Journey of Creating a Scraper That Tweets: A Comedy of Errors


In a world filled with boundless possibilities, I embarked on a mission to bring something useful to life. Armed with determination, a sprinkle of coding knowledge, and a dash of naivety, I set out on an adventure that would test my patience and sanity. This is the tale of how I birthed a scraper that Tweets and the failure-filled path I took to make it happen. 1

The Backstory: A Fascination with Finance and Market Sentiment

My long-lived fascination with the world of finance led me to explore different ways to track market sentiment. While browsing the internet, I stumbled upon the Fear and Greed Index, a gauge of market sentiment that seemed to dance in harmony with the stock market’s whims. Intrigued by its potential, I yearned for a simpler way to track the index without visiting CNN’s website. Thus, my desire to create something met a worthy idea, kicking off the process of coding.2

Trial and Error in the World of Technology

Supplied with determination and a thirst for knowledge, I embarked on what I thought was an unambitious quest. With dreams of efficiency and simplicity in mind, I opted for the serverless approach. Mind you, I knew how to work with a server, but thought serverless would be more eloquent. Little did I know the comedy of errors that awaited me in the world of serverless development.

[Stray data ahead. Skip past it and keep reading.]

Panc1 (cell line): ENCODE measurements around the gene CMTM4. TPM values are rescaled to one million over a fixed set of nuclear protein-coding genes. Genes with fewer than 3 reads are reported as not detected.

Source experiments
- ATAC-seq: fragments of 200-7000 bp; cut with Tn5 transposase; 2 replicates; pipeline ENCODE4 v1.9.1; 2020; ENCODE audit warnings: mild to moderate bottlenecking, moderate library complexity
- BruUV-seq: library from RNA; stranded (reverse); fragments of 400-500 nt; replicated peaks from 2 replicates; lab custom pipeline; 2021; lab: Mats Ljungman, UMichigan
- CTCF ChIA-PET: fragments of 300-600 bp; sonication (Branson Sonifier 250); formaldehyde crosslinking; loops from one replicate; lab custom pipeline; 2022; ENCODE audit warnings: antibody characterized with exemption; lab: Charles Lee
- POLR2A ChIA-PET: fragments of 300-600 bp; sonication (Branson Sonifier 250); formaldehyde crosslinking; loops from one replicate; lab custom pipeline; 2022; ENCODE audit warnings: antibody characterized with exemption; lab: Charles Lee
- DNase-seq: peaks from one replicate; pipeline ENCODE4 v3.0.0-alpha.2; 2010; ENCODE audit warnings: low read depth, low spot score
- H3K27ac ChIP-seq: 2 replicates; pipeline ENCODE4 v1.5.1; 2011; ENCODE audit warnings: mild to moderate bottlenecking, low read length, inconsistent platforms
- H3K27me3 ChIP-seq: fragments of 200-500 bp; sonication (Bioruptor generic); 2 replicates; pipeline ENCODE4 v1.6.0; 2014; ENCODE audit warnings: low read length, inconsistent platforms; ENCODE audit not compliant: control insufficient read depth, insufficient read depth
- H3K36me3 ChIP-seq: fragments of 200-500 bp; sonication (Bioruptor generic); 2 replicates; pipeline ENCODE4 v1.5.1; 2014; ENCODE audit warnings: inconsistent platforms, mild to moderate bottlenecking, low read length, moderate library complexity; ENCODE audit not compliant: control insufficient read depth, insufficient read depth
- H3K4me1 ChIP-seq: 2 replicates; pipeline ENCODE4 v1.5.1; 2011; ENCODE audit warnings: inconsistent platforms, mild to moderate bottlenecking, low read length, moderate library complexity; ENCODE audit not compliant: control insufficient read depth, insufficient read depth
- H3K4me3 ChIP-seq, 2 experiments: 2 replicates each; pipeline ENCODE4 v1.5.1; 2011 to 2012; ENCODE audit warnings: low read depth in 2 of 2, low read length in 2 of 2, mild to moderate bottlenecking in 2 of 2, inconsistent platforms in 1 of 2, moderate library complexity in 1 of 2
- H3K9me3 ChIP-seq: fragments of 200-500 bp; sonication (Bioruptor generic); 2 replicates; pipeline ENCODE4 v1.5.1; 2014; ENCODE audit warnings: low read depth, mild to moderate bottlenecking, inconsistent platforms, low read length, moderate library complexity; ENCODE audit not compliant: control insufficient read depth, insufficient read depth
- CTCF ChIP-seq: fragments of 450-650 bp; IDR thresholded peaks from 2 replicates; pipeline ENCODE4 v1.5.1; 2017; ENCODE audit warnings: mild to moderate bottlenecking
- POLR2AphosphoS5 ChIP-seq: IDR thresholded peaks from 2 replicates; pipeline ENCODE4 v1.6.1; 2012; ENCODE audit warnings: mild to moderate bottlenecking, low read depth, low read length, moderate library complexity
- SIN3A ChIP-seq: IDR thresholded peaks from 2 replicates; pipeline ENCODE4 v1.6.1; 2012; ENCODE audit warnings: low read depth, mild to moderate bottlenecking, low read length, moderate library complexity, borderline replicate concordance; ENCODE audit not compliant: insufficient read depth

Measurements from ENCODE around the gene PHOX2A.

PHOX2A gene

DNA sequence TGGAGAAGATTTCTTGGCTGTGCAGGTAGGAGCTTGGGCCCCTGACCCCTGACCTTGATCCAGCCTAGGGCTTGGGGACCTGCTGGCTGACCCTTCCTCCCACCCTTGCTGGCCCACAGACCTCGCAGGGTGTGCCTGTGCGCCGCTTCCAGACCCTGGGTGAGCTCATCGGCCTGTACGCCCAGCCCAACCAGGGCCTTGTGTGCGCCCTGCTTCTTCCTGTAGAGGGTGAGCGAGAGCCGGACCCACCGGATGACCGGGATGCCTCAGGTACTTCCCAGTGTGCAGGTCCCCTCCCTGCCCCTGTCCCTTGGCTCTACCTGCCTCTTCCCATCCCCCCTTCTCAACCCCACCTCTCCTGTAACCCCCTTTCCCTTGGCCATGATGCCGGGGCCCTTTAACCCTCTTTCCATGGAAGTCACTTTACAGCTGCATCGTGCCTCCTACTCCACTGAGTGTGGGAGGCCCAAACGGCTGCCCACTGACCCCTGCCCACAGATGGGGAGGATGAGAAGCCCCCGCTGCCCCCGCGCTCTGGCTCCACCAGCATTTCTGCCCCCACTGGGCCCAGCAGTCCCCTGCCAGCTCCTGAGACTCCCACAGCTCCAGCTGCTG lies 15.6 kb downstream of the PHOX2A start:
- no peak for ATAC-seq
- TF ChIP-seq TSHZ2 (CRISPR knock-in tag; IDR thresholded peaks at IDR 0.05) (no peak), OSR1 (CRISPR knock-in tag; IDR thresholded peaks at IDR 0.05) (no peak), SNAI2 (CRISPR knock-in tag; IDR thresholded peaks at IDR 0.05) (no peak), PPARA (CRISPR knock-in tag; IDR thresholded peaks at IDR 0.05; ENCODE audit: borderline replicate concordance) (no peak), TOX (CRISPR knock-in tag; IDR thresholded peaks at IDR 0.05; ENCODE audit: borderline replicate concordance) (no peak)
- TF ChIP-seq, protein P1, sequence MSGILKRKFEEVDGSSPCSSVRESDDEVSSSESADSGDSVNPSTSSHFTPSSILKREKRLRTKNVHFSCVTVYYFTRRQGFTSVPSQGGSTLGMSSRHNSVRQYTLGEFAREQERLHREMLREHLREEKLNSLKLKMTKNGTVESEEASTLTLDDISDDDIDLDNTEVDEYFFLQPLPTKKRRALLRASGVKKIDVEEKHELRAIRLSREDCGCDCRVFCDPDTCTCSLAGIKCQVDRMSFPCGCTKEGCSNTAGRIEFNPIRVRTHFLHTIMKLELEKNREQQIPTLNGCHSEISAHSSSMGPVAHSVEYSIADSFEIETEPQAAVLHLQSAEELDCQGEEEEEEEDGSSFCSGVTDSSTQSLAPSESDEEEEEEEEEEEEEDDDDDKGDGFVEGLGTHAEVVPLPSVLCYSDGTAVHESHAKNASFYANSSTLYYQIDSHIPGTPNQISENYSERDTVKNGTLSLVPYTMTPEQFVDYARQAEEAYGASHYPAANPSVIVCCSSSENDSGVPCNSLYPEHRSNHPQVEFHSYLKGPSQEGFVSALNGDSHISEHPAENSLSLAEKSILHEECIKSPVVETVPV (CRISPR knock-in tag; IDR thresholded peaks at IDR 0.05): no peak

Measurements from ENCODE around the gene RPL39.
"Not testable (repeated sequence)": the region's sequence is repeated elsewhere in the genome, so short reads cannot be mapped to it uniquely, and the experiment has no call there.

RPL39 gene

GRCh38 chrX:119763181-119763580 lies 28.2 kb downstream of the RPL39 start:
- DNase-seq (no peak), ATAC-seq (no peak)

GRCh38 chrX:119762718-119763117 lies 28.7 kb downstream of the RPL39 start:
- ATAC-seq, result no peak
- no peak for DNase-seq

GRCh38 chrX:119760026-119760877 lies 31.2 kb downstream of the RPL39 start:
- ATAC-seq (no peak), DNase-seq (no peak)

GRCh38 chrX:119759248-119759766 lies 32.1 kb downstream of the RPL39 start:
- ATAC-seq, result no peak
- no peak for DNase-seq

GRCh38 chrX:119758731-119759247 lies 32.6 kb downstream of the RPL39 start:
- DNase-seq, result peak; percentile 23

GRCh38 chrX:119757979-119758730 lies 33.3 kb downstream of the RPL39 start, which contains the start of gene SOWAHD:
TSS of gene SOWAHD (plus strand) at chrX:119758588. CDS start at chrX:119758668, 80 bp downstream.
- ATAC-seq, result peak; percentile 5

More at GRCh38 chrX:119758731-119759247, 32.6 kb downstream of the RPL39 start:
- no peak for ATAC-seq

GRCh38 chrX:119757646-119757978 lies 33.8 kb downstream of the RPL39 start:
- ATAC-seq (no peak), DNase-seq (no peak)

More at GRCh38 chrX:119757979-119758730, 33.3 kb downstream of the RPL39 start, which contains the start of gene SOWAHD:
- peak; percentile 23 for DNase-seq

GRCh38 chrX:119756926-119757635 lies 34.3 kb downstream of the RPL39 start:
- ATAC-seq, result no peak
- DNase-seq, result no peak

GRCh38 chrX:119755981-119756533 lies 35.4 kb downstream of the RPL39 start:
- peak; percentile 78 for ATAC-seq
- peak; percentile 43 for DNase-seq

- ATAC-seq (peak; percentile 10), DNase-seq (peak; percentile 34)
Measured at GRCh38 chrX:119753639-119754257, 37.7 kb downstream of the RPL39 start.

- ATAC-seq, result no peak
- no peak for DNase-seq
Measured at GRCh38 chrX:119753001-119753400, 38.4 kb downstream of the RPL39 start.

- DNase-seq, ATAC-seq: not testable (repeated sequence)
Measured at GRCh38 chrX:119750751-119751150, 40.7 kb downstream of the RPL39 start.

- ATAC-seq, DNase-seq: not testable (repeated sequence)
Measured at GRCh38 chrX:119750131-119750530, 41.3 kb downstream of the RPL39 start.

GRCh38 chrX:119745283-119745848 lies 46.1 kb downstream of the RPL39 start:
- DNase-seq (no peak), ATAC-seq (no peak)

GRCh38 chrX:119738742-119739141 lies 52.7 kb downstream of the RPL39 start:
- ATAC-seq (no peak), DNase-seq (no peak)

First Approach: AWS Lambda – The Quickest Route to Headaches

Seeking a cost-effective and efficient solution, I delved into the realm of serverless computing with AWS Lambda. Prepared with code and an optimistic spirit, I soon discovered the daunting task of packaging dependencies 3 and navigating the labyrinthine complexities of Lambda. Error after error left me scratching my head as if caught in an eternal loop of confusion. Maxing out the Lambda package size was the last straw.

Second Approach: Lambda Layer Madness – The Never-Ending Rabbit Hole

Undeterred by the struggles faced with AWS Lambda, I ventured into the realm of Lambda layers that promised a larger maximum package size. Armed with optimism and an arsenal of failed attempts, I sought a glimmer of hope. I tried nearly everything imaginable, from zipping dependencies to exploring virtual environments and even trying the unthinkable4 — a Docker container with a browser, packaged for Lambda — I danced on the precipice of insanity. Each path I explored seemed to lead to yet another dead end. This time, I realized that the modern browser packages tend to be larger than the maximum layer size, and I didn’t think it viable for my skill level to try to reduce the package size by removing the extraneous for a headless5 browser.

Third Approach: Virtual Private Server – The Eventual Triumph of Practicality

With despair threatening to consume me, I made a radical decision: abandon the dream of serverless elegance and embrace the practicality of a virtual private server (VPS) — the way I knew would work. Infused with newfound realism, I set out to conquer the technical hurdles that lay ahead. First, I tried to use what AWS offers for free: a small virtual private server6 running ARM-architecture. After a few hours spent on trying to setup all the dependencies on the VPS, I realized that running a modern browser on a server with ARM-architecture is difficult or maybe impossible. For me, it was too hard.